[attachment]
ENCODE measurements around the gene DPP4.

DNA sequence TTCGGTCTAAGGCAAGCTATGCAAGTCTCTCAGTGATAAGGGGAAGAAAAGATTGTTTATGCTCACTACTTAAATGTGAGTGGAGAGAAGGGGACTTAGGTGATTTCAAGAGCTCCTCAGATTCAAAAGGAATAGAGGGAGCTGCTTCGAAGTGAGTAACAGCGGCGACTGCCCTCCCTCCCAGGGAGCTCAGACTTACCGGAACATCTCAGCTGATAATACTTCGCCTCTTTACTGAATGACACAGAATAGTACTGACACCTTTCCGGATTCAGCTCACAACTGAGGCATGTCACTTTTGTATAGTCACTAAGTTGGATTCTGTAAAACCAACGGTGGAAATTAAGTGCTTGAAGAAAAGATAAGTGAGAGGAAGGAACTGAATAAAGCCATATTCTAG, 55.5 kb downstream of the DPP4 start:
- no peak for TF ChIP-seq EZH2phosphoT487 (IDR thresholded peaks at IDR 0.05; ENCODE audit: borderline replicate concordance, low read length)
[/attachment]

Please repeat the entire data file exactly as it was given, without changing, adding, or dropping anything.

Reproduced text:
ENCODE measurements around the gene DPP4.

DNA sequence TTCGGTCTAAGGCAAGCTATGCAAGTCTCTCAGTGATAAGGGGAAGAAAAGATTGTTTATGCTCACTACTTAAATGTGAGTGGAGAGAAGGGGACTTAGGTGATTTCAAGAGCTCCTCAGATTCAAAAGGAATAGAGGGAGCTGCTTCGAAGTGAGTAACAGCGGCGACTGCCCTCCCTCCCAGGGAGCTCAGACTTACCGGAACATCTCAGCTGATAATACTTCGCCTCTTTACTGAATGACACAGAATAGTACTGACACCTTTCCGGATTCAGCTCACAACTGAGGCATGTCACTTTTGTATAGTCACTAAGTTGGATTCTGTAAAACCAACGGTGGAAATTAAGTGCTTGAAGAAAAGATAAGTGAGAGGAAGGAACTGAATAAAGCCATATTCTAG, 55.5 kb downstream of the DPP4 start:
- no peak for TF ChIP-seq EZH2phosphoT487 (IDR thresholded peaks at IDR 0.05; ENCODE audit: borderline replicate concordance, low read length)